Probably the easiest would be a cron job on one machine that takes a list of the machines that generate logs, harvests the log files from all of them into a daily directory, and then parses each log file in turn to do statistics and report details on "outliers".
In effect, the perl script does mechanically what you are now doing manually (you can be replaced by a perl script ;). Of course, that assumes that the 150 machines are all doing the same thing, and their results are all stored using the same path/file.name on each machine. Either that, or else the list of machines to scan includes all the details needed to find the log file for each one.
For doing the harvest, there's nothing inherently wrong about just running an appropriate command in back-ticks like my $log = `ssh $host cat /log/path/my_process.log` (this assumes you have public-key authentication in place, so the userid running this won't need to supply a password for each connection). If the overhead of launching a shell 150 times bothers you, you could do it like this:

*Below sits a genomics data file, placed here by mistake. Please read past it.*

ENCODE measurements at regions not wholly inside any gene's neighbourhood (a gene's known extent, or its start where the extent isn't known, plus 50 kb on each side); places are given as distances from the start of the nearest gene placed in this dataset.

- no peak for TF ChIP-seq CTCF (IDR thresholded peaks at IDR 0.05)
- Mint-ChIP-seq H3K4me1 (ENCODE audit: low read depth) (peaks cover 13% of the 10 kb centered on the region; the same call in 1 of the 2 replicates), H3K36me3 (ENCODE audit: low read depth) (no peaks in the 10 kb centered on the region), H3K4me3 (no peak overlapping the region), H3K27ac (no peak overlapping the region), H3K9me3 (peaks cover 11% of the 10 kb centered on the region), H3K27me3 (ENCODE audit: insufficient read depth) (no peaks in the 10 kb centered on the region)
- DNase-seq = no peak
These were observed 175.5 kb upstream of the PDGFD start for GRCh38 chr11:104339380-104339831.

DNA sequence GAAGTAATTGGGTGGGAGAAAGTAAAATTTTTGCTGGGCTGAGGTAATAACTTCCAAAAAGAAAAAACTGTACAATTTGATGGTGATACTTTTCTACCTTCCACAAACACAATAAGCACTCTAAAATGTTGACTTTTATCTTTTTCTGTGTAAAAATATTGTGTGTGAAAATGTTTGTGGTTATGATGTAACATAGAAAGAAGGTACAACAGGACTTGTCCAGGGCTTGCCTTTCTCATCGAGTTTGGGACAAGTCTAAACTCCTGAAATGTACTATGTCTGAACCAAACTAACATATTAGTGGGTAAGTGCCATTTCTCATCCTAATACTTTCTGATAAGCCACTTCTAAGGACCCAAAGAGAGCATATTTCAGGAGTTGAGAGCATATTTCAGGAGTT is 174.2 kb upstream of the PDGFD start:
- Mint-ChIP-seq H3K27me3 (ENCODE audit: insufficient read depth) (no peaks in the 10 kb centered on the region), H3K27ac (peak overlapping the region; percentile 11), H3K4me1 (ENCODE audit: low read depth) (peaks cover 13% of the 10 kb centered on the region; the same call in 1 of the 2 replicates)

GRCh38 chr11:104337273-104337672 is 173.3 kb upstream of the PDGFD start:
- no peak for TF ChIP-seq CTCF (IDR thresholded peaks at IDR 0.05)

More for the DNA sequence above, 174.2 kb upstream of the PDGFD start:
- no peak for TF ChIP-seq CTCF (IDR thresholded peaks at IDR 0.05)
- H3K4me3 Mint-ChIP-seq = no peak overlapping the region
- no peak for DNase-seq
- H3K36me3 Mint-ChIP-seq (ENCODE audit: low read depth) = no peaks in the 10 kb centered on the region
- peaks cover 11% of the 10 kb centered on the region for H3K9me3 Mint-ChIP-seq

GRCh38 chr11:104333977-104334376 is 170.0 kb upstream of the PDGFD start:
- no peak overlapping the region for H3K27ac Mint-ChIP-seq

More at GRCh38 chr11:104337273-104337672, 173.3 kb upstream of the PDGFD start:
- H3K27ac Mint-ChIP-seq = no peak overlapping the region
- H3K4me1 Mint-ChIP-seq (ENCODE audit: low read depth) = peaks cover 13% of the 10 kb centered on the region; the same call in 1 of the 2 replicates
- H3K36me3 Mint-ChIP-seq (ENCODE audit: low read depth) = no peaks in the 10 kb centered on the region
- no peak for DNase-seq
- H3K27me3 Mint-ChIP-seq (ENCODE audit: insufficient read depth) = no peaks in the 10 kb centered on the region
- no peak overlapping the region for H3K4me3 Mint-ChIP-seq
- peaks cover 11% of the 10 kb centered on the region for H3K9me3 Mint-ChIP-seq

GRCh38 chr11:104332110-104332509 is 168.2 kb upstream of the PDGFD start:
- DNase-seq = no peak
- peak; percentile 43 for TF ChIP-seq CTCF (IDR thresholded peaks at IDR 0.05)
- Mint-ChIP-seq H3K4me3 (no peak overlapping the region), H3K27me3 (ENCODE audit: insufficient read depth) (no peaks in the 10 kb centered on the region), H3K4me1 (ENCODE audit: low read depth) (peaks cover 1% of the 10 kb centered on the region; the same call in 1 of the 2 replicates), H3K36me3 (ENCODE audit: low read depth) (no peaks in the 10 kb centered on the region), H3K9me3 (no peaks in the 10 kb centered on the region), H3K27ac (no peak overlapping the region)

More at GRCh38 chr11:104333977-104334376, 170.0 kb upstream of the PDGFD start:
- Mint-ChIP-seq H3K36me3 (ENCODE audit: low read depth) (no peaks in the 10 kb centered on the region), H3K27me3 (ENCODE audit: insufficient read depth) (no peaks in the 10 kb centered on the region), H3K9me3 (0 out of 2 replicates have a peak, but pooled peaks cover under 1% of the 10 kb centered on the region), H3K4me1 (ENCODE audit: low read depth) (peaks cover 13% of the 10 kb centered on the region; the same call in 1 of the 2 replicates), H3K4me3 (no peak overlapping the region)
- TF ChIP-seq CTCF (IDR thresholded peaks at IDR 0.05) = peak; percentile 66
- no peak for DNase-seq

my $today = strftime( "%Y%m%d", localtime );
chdir "/path/harvest/$today" or die $!;
my @remote_machine_list = ... # (fill in the ...)
my $shell_pid = open my $shell, "|-", "/bin/sh" or die $!;
print $shell "cd /path/harvest/$today\n";
print $shell "ssh $_ cat /log/path/my_process.log > $_.log 2> harvest.
" echo $_ failed 2> harvest.errlog\n"
for ( @remote_machine_list );
print $shell "exit\n";
waitpid $shell_pid, 0;
(updates: added check for success from chdir call, and added first print statement to chdir in the subshell.)
You might need to add stuff to that, like setting SIG_ALARM in case ssh hangs on a given host. On each iteration, if the "ssh $_ ..." works, its output is stored locally in "$_.log", and any stderr output is appended to the local file "harvest.errlog". But if the ssh fails, a line about that is appended to "harvest.errlog" as well.
But you also have a variety of CPAN modules in the Net::SSH domain that you might find preferable.
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